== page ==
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Six common causes of low blood pressure

01 Mar 2023 • 6 min read

There could be a number of factors triggering low pressure. Find out what may be the reason for yours We don’t tend to hear all that much about low blood pressure. That’s because it’s not normally much of a problem – especially not when compared to high blood pressure.1 High blood pressure – or hypertension – affects more than one in four adults in the UK and can cause life-threatening problems such as heart attacks and strokes.2

What is low blood pressure?

By comparison, low blood pressure is usually considered a positive by doctors. It’s diagnosed if you consistently have a reading of 90/60 (systolic/diastolic) or under. Generally, the lower your blood pressure, the lower your risk of stroke and heart disease.3

What are the symptoms?

Low blood pressure can sometimes cause uncomfortable, debilitating symptoms, such as dizziness and light-headedness, especially when standing up, and even nausea.4

The main causes of low blood pressure

Blood pressure changes naturally throughout the day5, but there are some reasons why you may be more likely to have overall low blood pressure:

1. Exercising regularly

Staying active helps keep your blood pressure low. At first, a workout raises your blood pressure but over time, if you exercise on a regular basis, your blood pressure may remain low when you’re resting.6

Handpicked content: 19 ways to fit exercise into your daily routine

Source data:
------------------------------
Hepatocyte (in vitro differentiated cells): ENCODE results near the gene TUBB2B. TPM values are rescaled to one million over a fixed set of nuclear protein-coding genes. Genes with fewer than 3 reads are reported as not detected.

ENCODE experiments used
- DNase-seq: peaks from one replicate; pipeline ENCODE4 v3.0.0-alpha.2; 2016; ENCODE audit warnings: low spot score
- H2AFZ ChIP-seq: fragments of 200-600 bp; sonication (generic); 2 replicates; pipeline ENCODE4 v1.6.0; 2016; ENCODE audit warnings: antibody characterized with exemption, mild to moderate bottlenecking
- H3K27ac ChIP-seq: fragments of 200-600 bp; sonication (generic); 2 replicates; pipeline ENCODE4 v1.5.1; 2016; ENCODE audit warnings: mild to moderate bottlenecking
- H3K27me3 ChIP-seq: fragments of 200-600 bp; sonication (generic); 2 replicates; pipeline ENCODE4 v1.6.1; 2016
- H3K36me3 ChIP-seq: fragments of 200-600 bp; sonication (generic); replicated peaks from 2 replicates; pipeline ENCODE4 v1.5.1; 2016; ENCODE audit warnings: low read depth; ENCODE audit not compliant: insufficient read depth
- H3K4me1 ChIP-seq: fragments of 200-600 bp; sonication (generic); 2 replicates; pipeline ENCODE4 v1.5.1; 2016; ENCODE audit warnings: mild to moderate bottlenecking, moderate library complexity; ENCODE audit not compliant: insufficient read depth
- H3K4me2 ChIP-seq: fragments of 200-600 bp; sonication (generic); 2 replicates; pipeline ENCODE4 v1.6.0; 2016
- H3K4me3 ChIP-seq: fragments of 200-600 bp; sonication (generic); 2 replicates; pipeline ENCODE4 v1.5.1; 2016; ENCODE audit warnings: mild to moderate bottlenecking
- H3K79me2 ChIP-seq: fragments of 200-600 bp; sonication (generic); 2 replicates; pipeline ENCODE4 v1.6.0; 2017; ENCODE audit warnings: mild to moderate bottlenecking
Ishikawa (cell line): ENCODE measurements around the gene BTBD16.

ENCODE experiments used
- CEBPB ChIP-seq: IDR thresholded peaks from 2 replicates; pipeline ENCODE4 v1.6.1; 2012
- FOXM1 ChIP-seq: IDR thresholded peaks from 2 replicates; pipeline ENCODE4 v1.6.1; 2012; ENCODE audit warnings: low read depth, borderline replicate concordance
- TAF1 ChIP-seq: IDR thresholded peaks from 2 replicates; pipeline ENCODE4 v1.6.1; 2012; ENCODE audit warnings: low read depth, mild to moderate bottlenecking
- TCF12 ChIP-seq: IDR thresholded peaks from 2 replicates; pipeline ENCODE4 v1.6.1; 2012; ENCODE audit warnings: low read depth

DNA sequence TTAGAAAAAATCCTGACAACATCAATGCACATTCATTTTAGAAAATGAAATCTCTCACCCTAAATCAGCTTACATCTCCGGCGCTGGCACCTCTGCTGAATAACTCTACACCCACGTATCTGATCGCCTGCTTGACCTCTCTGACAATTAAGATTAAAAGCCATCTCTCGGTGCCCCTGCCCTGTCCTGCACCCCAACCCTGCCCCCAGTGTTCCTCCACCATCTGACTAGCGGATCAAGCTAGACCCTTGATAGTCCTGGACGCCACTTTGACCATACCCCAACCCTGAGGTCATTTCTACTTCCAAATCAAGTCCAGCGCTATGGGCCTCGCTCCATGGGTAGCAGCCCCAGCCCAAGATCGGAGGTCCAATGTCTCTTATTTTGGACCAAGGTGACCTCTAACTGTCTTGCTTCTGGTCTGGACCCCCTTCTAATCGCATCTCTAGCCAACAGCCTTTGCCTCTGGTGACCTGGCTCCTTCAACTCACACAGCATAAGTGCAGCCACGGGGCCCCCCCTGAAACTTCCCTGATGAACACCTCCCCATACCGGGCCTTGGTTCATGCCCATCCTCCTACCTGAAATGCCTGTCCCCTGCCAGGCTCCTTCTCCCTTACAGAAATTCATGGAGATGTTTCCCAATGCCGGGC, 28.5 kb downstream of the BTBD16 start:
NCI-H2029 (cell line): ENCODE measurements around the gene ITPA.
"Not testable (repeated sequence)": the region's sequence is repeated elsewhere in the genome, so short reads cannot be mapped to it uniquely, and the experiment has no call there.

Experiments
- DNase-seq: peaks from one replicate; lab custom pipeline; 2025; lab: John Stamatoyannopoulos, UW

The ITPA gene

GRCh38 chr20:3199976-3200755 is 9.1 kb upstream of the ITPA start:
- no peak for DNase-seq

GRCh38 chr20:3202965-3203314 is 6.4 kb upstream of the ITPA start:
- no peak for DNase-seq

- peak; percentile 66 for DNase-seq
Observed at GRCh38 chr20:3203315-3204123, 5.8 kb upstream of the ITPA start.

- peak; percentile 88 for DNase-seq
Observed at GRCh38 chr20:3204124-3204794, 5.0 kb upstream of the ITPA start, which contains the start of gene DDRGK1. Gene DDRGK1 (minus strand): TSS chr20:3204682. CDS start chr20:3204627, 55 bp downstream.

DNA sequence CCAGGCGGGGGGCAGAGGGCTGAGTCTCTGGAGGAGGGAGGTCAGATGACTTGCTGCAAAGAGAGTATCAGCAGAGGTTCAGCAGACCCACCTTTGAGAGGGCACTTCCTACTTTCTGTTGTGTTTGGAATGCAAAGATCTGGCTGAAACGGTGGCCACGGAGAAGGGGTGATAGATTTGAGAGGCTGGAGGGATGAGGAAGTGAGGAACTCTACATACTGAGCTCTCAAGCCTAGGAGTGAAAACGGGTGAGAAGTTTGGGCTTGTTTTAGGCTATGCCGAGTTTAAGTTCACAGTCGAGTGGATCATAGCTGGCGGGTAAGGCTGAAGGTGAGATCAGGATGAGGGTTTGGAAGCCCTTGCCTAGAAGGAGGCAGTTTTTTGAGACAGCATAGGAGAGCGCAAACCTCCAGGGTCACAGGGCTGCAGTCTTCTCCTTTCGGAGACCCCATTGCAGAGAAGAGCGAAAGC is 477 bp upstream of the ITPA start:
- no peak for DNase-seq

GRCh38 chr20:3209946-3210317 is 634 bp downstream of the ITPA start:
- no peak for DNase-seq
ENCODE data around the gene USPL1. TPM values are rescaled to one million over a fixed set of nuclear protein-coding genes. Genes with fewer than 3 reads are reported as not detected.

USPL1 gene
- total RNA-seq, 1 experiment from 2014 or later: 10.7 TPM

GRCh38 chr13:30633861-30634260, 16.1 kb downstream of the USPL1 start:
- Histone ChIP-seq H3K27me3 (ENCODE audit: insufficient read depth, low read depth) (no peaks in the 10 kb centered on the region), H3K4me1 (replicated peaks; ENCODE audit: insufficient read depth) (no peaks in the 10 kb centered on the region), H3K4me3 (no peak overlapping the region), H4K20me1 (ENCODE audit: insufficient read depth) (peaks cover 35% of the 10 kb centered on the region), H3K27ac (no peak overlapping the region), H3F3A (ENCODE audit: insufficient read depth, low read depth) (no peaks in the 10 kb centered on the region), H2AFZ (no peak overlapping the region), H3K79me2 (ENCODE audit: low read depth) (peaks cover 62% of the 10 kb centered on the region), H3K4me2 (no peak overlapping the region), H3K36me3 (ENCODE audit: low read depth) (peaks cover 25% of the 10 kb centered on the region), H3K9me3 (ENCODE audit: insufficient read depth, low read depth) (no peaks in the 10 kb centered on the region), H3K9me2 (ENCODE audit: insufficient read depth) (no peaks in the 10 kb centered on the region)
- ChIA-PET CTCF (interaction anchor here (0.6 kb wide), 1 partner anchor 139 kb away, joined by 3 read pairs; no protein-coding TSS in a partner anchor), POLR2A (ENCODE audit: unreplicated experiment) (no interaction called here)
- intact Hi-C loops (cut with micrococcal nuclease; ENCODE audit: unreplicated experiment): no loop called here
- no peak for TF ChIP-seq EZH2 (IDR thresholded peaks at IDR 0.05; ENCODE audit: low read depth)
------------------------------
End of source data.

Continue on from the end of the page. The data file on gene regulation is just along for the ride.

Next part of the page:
2. It’s in your genes

A 2007 study by the Erasmus Medical Centre in Rotterdam found that your genes may play a role in whether you’re prone to higher or lower blood pressure.7 So if your parents had low blood pressure, you may inherit it too.8

3. It’s time to get up

Just woken up? Blood pressure falls overnight; if you test yours early in the day, it may well be lower than if you tested in the afternoon. Try repeat testing to get a true reading.9

4. You’re pregnant

In the first 24 weeks of pregnancy, your blood vessels expand to boost blood flow to the uterus, reducing your blood pressure. It should return to normal once you’ve given birth, but speak to your doctor or midwife if you’re concerned.10

5. You don’t get enough B vits

If you don’t have enough B12 or folate in your diet, your body may not make enough red blood cells, and this can lead to low blood pressure.11 Get more of these nutrients by tucking into foods such as green leafy veg, yeast extracts, dairy, eggs and fish, or consider a supplement.12

6. You could be dehydrated

Have you been exercising strenuously or had fever or diarrhoea? If you’ve not taken in enough fluids, you could be dehydrated, which causes low blood pressure. Drink plenty of fluids, including water and herbal teas.13,14

Some medications can trigger low blood pressure,15 so ask your GP to check if yours may be causing hypotension. You should also seek medical attention if you get very dizzy or light-headed, or you regularly monitor your blood pressure at home and notice it’s suddenly lower for no obvious reason.16

Advice is for information only and should not replace medical care. Please check with your GP before trying any remedies.


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